Across scientific disciplines, researchers are increasingly questioning the credibility of empirical research. This research, they argue, is rife with unobserved decisions that aim to produce publishable results rather than accurate results. In fields where the results of empirical research are used to design policies and programs, these critiques are particularly concerning as they undermine the credibility of the science on which policies and programs are designed. In a paper published in the Review of Environmental Economics and Policy, we assess the prevalence of empirical research practices that could lead to a credibility crisis in the field of environmental and resource economics.
We looked at empirical environmental economics papers published between 2015 and 2018 in four top journals: The American Economic Review (AER), Environmental and Resource Economics (ERE), The Journal of the Association of Environmental and Resource Economics (JAERE), and The Journal of Environmental Economics and Management (JEEM). From 307 publications, we collected more than 21,000 test statistics to construct our dataset. We reported four key findings:
1. Underpowered Study Designs and Exaggerated Effect Sizes
As has been observed in other fields, the empirical designs used by environmental and resource economists are statistically underpowered, which implies that the magnitude and sign of the effects reported in their publications are unreliable. The conventional target for adequate statistical power in many fields of science is 80%. We estimated that, in environmental and resource economics, the median power of study designs is 33%, with power less than 80% for nearly two out of the three estimated parameters. When studies are underpowered and when scientific journals are more likely to publish results that pass conventional tests of statistical significance – tests that can only be passed in underpowered designs when the estimated effect is much larger than the true effect size – these journals will tend to be publish exaggerated effect sizes. We estimated that 56% of the reported effect sizes in the environmental and resource economics literature are exaggerated by a factor of two or more; 35% are exaggerated by a factor of four or more.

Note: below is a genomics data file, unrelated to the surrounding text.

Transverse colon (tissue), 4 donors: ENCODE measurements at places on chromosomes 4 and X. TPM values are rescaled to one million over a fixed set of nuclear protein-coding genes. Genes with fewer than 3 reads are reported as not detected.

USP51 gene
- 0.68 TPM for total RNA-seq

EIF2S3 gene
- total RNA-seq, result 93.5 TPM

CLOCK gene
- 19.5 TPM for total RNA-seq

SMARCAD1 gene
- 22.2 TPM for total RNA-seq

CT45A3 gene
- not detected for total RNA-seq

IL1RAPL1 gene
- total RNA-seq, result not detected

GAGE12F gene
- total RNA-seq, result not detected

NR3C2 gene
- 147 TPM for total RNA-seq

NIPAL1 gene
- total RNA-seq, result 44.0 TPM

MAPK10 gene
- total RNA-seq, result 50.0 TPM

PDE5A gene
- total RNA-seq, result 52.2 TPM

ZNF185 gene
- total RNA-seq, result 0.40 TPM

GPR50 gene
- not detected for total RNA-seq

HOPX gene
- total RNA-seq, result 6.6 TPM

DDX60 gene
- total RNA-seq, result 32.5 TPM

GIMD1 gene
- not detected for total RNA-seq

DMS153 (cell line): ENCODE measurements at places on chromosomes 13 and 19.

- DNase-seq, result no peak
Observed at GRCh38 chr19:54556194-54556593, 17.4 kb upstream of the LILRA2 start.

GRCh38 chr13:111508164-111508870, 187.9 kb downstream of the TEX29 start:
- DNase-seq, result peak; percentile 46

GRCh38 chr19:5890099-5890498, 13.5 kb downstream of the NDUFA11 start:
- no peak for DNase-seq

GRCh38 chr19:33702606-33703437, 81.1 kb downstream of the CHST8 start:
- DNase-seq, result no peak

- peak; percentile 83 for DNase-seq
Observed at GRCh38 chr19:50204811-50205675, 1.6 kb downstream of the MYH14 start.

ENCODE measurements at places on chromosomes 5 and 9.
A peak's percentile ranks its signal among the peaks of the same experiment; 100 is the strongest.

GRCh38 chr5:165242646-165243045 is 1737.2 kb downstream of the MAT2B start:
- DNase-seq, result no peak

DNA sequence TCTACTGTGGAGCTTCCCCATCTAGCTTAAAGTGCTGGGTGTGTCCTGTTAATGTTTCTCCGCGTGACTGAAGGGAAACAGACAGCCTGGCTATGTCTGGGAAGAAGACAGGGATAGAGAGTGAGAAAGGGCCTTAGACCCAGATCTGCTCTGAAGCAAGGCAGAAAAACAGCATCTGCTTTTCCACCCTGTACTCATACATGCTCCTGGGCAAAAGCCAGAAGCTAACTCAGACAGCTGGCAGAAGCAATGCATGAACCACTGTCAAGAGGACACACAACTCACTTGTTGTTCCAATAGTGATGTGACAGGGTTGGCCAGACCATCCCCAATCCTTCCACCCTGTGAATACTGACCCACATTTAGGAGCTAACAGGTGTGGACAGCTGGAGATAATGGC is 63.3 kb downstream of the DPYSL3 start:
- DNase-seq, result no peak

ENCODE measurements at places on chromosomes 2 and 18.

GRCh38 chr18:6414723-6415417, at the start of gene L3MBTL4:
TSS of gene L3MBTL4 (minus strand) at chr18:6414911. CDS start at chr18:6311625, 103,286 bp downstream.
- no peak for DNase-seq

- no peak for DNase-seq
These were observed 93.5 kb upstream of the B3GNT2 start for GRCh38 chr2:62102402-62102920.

2. Selective Reporting of Statistical Significance or “p-hacking”
Researchers face strong professional incentives to report statistically significant results, which may lead them to selectively report results from their analyses. One indicator of selective reporting is an unusual pattern in the distribution of test statistics; specifically, a double-humped distribution around conventionally accepted values of statistical significance. In the figure below, we present the distribution of test statistics for the estimates in our sample, where 1.96 is the conventional value for statistical significance (p<0.05). The unusual dip just before 1.96, is consistent with selective reporting of results that are above the conventionally accepted level of statistical significance.
3. Multiple Comparisons and False Discoveries
Repeatedly testing the same data set in multiple ways increases the probability of making false (spurious) discoveries, a statistical issue that is often called the “multiple comparisons problem.” To mitigate the probability of false discoveries when testing more than one related hypothesis, researchers can adopt a range of approaches. For example, they can ensure the false discovery rate is no larger than a pre-specified level. These approaches, however, are rare in the environmental and resource economics literature: 63% of the studies in our sample conducted multiple hypothesis tests, but less than 2% of them used an accepted approach to mitigate the multiple comparisons problem.